I find it interesting that Good Faith closes with a biblical scenario and text I have been using recently with students at the university. With the Southern Kingdom defeated by Babylon and many of its people taken to live as aliens in a godless culture, the prophet Jeremiah has been taken to Egypt for his safety. From there the old prophet sent this letter of counsel to the exiles:
Thus says the Lord of hosts, the God of Israel, to all the exiles whom I have sent into exile from Jerusalem to Babylon: Build houses and live in them; plant gardens and eat what they produce. Take wives and have sons and daughters; take wives for your sons, and give your daughters in marriage, that they may bear sons and daughters; multiply there, and do not decrease. But seek the welfare of the city where I have sent you into exile, and pray to the Lord on its behalf, for in its welfare you will find your welfare (Jer. 29:4-7 NRSV).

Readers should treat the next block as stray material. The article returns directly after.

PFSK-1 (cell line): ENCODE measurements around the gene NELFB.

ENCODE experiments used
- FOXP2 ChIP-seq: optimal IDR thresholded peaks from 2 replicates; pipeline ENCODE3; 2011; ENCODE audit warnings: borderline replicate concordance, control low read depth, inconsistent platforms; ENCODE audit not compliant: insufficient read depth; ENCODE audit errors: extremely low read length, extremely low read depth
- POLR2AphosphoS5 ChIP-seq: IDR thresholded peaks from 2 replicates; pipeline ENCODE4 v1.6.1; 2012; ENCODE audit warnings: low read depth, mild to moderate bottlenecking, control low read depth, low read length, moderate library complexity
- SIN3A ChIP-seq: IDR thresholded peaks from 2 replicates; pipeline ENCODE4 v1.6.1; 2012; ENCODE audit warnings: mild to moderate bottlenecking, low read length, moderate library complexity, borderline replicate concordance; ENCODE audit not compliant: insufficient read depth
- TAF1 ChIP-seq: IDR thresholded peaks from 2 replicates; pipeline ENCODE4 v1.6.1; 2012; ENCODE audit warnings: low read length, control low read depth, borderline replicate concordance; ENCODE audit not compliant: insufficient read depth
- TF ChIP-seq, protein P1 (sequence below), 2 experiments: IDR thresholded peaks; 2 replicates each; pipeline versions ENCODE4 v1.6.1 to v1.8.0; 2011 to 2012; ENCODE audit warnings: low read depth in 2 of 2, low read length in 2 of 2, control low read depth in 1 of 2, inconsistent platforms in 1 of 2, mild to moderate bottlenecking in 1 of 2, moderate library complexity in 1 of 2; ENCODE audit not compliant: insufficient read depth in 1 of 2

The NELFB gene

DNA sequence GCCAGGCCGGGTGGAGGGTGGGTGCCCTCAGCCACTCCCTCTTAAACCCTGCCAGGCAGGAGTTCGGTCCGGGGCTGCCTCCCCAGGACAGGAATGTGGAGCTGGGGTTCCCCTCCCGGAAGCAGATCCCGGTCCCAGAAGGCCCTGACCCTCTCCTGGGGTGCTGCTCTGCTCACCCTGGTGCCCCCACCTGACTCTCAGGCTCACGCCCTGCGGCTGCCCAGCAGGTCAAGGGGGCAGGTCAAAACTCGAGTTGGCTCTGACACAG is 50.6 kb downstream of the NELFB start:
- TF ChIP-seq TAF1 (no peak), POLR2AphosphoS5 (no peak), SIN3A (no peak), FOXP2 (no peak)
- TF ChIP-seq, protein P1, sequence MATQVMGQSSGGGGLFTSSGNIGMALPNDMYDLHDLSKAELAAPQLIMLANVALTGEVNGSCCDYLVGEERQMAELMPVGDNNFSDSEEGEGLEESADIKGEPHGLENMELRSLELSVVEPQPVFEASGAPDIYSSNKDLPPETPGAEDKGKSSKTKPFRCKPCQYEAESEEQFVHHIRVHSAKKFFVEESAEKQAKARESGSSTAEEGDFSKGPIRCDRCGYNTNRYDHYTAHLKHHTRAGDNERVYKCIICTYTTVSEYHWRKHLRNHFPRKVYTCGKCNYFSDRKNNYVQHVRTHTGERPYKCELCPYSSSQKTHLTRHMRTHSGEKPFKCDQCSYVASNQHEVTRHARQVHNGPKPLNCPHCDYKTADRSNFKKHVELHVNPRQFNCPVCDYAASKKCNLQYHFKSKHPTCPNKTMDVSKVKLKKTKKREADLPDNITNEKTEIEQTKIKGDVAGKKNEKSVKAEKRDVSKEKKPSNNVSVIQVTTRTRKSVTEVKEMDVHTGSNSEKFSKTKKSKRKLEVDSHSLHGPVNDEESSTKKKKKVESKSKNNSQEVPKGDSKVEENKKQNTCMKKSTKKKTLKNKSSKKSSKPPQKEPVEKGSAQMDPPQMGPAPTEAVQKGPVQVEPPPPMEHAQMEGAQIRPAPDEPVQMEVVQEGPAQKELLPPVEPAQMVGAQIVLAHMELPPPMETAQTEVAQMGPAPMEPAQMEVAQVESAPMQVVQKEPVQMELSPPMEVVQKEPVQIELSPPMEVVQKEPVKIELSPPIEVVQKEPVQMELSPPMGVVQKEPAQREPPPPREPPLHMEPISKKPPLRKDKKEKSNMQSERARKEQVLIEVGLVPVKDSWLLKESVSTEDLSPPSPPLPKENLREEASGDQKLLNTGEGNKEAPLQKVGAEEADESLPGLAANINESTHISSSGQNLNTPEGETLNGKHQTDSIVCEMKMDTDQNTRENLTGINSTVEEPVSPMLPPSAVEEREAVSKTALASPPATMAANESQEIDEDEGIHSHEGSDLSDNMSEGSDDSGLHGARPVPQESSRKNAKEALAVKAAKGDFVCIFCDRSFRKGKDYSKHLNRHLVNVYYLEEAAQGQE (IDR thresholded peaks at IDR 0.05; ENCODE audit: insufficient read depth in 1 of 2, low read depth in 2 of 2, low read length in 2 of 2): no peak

Kinnaman and Lyons close the book with an appeal for the Christian community to be a “counterculture for the common good.” While we both identify and acknowledge the realities of the public square, we must preserve our integrity within it. We neither withdraw from nor seek to force our views on others, but we work constructively for the common good from all the places where God allows his people to be—in hardware, shipping, teaching, coaching, law, or highway construction. We steadfastly resist the idolatries of our culture and demonstrate the qualitative difference only the Spirit of God can make in human personality and behavior.
The outcome of living in good faith will surely be the occasional conversion of someone to Christ. There will also be times of persecution, however, and that should be expected; how we react will be part of the good-faith witness to be shown by Christ’s people.
Embracing the life of an alien and exile will be the Christian posture until Christ returns. Discussions such as the one Kinnaman and Lyons have pressed us to engage will be necessary until then.
Rubel Shelly is professor of Bible and Philosophy at Lipscomb University. He was formerly president of Rochester College in Rochester Hills, Michigan. He is the author of many books, including I Knew Jesus before He Was a Christian (and I Liked Him Better Then).